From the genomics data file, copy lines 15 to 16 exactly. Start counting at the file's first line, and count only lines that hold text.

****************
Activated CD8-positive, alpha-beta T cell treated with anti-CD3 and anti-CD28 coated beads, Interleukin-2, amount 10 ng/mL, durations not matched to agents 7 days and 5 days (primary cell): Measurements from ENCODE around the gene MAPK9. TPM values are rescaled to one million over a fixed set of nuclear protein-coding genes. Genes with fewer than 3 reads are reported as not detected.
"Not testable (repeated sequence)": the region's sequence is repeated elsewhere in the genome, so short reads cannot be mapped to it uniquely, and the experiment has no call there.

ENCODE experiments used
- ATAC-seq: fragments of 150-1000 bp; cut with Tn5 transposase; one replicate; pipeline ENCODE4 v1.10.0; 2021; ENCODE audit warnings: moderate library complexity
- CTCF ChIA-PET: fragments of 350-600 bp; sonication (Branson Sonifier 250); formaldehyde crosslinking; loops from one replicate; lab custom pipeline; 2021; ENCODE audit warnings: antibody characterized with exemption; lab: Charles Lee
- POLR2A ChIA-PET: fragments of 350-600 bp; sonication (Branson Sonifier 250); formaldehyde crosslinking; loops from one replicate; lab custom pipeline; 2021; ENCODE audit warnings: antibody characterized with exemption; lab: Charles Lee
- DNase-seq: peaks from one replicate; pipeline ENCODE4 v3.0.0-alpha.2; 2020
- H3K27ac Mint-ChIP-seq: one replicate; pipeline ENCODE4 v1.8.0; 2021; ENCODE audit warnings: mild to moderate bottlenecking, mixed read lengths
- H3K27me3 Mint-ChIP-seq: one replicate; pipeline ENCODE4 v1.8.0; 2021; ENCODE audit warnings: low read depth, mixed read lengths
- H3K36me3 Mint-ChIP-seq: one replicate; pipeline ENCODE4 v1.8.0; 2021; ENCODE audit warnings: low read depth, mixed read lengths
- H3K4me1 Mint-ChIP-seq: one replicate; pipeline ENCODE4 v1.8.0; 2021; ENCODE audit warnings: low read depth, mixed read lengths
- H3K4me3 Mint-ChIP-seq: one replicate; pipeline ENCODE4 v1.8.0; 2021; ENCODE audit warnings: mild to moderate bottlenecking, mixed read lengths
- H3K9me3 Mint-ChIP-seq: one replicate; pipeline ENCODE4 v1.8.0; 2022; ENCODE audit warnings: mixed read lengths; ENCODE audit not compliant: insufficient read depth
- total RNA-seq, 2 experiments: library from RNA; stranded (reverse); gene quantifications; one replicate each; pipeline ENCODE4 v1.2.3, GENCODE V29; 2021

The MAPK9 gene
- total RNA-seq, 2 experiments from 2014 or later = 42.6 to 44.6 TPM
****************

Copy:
The MAPK9 gene
- total RNA-seq, 2 experiments from 2014 or later = 42.6 to 44.6 TPM